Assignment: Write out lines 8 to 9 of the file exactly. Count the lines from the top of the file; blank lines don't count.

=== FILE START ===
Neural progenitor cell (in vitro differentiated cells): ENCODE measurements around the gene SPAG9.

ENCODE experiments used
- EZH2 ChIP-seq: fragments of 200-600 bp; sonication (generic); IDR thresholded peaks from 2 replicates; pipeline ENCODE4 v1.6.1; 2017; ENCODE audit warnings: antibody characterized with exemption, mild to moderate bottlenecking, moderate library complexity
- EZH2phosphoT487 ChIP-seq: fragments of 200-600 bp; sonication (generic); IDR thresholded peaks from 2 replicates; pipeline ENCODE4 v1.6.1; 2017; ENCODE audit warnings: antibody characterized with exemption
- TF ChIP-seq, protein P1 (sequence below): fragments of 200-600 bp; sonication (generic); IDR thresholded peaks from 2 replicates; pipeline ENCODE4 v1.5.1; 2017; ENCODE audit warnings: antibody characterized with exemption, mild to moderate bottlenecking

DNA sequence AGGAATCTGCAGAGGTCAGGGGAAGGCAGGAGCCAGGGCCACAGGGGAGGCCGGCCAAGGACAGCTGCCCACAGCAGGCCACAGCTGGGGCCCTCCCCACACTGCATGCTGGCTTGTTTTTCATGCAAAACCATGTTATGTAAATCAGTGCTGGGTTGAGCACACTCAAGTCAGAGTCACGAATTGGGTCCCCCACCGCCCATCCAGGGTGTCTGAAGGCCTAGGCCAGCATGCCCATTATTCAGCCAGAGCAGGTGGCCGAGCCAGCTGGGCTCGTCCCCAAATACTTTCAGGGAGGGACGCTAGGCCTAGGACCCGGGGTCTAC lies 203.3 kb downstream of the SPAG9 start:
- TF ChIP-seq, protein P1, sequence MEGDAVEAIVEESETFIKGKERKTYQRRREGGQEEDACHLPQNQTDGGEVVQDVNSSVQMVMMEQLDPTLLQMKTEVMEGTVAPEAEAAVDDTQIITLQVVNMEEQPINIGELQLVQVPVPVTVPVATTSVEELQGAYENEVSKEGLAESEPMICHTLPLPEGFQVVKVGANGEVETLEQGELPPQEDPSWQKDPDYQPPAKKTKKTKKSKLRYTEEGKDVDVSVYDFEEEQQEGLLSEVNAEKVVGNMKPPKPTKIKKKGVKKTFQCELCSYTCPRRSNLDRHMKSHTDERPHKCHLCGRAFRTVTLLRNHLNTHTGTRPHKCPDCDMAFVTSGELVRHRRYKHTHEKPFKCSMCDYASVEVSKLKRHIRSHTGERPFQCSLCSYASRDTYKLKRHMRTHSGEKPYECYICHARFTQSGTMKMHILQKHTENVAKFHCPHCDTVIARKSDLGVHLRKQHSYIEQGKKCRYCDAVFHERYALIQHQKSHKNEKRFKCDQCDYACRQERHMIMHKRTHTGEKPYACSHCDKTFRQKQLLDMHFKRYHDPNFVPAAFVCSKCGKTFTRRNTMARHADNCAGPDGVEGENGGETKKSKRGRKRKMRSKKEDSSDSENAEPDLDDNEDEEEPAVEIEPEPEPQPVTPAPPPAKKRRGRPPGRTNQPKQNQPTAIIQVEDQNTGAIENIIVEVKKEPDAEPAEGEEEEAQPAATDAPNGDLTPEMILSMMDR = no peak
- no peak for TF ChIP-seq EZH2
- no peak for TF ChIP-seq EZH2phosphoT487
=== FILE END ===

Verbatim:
- no peak for TF ChIP-seq EZH2
- no peak for TF ChIP-seq EZH2phosphoT487